Water | Ecotrope

The EPA's advice on testing water for chromium-6

Ecotrope | Jan. 11, 2011 2:25 a.m. | Updated: Feb. 19, 2013 1:42 p.m.

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The Environmental Protection Agency has followed up on a promise to provide guidance to public water systems on how they can enhance monitoring and sampling programs to target hexavalent chromium.

The EPA released the new recommendations today, saying they respond to emerging scientific evidence that chromium-6 could pose health concerns if consumed over long periods of time. They also follow a Environmental Working Group report that their volunteers found hexavalent chromium in the tap water of cities across the country – including Bend.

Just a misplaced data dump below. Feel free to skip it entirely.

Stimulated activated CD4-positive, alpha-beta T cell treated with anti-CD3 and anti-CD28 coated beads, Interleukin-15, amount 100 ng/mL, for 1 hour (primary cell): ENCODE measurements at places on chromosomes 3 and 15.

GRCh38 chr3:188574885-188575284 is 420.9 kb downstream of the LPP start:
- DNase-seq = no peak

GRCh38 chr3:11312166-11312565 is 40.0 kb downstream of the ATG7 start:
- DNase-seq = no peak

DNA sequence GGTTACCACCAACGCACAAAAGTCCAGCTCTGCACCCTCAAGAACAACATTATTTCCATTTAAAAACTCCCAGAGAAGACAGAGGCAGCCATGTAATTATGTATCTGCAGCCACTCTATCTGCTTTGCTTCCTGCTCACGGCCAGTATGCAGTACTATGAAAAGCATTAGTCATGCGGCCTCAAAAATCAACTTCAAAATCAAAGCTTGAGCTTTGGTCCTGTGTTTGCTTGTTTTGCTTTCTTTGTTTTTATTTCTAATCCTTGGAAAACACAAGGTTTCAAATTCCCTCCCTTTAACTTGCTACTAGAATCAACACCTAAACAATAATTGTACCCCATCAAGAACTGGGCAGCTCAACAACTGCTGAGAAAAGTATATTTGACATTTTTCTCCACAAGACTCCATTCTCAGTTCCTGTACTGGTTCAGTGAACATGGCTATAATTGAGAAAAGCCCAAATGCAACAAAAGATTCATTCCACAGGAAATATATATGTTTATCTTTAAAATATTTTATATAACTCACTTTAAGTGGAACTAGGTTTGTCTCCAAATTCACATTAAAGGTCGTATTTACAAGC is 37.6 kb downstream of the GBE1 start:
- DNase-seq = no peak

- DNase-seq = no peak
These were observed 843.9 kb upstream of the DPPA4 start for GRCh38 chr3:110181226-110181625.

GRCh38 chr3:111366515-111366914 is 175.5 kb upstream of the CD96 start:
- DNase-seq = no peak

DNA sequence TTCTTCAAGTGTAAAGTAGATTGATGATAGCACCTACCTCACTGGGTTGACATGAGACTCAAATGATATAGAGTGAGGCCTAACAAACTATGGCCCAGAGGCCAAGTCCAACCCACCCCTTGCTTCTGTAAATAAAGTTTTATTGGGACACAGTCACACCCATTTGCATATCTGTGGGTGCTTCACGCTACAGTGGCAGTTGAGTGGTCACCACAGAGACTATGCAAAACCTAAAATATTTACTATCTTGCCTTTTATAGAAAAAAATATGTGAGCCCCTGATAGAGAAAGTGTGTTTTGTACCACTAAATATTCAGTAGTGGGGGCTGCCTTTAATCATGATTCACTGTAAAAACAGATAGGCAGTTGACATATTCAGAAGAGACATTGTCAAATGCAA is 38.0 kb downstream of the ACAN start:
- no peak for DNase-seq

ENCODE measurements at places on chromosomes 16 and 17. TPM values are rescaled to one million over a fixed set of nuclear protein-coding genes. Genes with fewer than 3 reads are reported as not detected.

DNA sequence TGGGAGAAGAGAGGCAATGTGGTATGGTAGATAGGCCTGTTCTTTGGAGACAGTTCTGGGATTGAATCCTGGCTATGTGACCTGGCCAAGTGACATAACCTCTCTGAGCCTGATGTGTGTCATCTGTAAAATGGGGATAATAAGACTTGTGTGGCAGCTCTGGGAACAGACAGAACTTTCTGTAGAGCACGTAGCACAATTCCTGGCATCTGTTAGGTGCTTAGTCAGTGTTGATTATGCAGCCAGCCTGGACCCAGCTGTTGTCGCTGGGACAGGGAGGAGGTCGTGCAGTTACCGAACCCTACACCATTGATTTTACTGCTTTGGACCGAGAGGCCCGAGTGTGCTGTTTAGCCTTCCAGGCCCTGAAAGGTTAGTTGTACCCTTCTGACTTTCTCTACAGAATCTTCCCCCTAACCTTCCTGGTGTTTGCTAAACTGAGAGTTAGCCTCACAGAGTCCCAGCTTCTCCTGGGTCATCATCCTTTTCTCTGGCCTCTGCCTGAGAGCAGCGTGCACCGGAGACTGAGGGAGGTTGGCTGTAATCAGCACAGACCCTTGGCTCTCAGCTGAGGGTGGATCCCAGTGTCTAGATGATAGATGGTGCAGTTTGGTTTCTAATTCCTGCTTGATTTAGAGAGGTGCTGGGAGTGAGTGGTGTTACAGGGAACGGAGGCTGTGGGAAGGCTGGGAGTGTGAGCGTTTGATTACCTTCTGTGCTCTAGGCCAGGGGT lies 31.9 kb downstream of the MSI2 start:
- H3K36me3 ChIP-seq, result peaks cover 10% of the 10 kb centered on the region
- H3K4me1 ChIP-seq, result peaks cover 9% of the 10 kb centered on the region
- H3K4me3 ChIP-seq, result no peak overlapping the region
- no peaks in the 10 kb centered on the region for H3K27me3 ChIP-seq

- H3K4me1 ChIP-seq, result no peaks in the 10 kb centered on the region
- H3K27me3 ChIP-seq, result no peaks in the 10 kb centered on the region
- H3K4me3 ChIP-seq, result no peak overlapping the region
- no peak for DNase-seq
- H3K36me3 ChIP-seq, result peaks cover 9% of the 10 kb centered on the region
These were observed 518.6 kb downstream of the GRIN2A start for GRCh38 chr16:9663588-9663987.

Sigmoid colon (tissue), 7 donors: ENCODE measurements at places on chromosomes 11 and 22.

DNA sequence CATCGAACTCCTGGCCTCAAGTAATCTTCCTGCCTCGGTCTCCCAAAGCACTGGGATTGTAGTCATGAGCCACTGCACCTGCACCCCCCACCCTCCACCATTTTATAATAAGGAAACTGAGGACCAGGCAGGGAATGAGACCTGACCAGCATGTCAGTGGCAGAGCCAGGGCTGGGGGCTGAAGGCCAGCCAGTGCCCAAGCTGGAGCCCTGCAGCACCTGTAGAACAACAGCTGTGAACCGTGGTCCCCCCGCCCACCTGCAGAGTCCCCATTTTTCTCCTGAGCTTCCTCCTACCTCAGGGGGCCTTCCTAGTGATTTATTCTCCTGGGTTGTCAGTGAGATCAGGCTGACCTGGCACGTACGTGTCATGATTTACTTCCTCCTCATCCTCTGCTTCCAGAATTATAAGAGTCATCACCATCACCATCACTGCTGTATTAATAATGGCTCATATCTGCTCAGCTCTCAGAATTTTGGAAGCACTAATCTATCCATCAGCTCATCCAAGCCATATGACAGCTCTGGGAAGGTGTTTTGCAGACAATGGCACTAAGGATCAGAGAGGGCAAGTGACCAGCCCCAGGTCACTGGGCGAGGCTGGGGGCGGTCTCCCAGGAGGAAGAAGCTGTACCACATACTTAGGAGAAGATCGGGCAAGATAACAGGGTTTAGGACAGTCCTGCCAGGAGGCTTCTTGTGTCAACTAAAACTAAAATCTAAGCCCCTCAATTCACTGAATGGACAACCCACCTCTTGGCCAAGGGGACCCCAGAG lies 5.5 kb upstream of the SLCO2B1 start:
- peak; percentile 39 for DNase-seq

Details about the new recommendations, from the EPA:

“The enhanced monitoring guidance provides recommendations on where the systems should collect samples and how often they should be collected, along with analytical methods for laboratory testing. Systems that perform the enhanced monitoring will be able to better inform their consumers about any presence of chromium-6 in their drinking water, evaluate the degree to which other forms of chromium are transformed into chromium-6, and assess the degree to which existing treatment affects the levels of chromium-6 in drinking water.”

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